Autumn is here and winter is lurking closely behind. As days become shorter and colder people will soon find relief through the delights of various comfort foods and drinks. Two in particular, chocolate and wine, are favourites with this time of year.
My goal, with these next series of articles, is to help you make an informed decision of how to combine these two favourites together.
The distinctive flavours of both wine and chocolate lead many to believe that they are an ill advised pairing, but think again. Seriously, if you put in a bit of effort they work together beautifully. It’s just a case of choosing the right wine to complement the right chocolate.
They are a great way to start a dinner party, or end one, or just curl up with a box set and luxuriate in the perfect combination of two great flavours combining to create a new third element.
As always, start with the food and then match the drink to it.
Plain milk chocolate
Milk chocolate has a higher percentage of sugar than darker chocolate and a smaller percentage of chocolate liquor. This can be a cause for their lower price.
This, along with its milk content, yields a milder, sweeter product with fewer flavours and aromas. Prominent flavours include brown sugar, cocoa, vanilla, honey, caramel, milk, cream, nutty and/or malt. The more of these you can smell in the chocolate than the ‘better’ it should be. It doesn’t mean you might like it more though, personal taste is nothing if not personal!
However do remember that wine vinified as Brut, is really made for food on a plate rather than chocolate. The sugar in the chocolate will clash with the lack of sugar of Brut, so we are still talking sweeter wines.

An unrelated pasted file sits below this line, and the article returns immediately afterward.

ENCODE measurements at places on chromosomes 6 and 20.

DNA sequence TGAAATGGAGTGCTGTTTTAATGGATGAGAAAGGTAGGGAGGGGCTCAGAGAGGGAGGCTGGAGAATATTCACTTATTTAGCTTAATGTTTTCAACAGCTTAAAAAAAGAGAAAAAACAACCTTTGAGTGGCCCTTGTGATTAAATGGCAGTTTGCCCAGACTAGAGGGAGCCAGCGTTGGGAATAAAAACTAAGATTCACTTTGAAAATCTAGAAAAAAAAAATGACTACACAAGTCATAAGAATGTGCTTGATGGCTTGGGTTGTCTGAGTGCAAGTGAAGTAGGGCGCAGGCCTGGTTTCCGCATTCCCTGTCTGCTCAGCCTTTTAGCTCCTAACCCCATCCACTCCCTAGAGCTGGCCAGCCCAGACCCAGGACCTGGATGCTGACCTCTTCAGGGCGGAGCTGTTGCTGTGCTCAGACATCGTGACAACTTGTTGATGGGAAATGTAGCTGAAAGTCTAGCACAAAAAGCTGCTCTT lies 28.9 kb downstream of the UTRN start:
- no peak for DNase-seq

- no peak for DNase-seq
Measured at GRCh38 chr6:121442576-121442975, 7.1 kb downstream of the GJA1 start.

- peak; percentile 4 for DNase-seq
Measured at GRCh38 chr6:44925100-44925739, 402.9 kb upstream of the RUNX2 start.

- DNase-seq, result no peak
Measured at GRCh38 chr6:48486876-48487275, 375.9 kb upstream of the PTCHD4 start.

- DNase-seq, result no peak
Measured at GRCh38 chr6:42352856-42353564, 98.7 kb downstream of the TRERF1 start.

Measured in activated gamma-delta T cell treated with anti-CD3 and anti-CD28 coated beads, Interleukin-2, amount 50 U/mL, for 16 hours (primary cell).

For a real treat, I’d suggest treating yourself to a Banyuls. It’s a dessert wine made in the Pyrenean region of southern France close to the Spanish Catalan border. It’s one of the oldest wine regions of Europe and Banyuls could be thought of as France’s cousin to Port or Madeira.
Banyuls is a sweet wine made from Grenache grapes and has an yellow through to amber colour. It is an unusual wine, it goes very well with a variety of chocolate, bringing out the wine’s thick, fruity flavours. It’s certainly not subtle, but it is less syrupy and clingy than most dessert wines, meaning you could probably sit down with a bottle of an evening quite happily. Possibly very happily.
Filled milk chocolates
Now milk chocolate can come with various fillings and with that time of year with selection boxes only just around the corner, what could you pair with filled milk chocolates?
A milk chocolate with nuts can work with something dry and crisp, like Soave, a light white Italian wine. Alternatively try a Malmsey, a very sweet Madeira wine with brown sugar, butterscotch and orange notes, or an old Oloroso sherry with intense nutty notes and a raisin character – perfect for your fruit and nut bar. Yep, that Fruit and Nut (F&N) type bar.
A lovely tip is to find a bar with Oloroso sherry and sneak your F&N bar in your pocket! Shhh! If asked say you had a sugar dip! Get the F&N to a lovely chewed up consistency and then sip the sherry in and enjoy. One of life’s great pleasures. Try it and see, let us know what you thought.
Sweeter chocolate needs sweeter wine, that is a very good thing to remember in general, or the wine may taste tart. Tokaji from Hungary, which is often found in the offers aisle of ‘discount’ supermarkets at a fair price, normally in half bottle sizes, dances beautifully with milk chocolate ganache.
Muscat, a white dessert wine with peach and apricot flavours, is also a popular partner for milk chocolate. Tawny Port, a fortified wine, is the strongest match with milk chocolate. Its nutty flavours and edges highlight milk chocolates’ nutty and caramel notes and enhance the overall chocolate flavour.
But what if you are not a milk chocolate fan? That is fine! Join me in my next article as I explore the rich and divine flavours of certain wines with white and dark chocolate.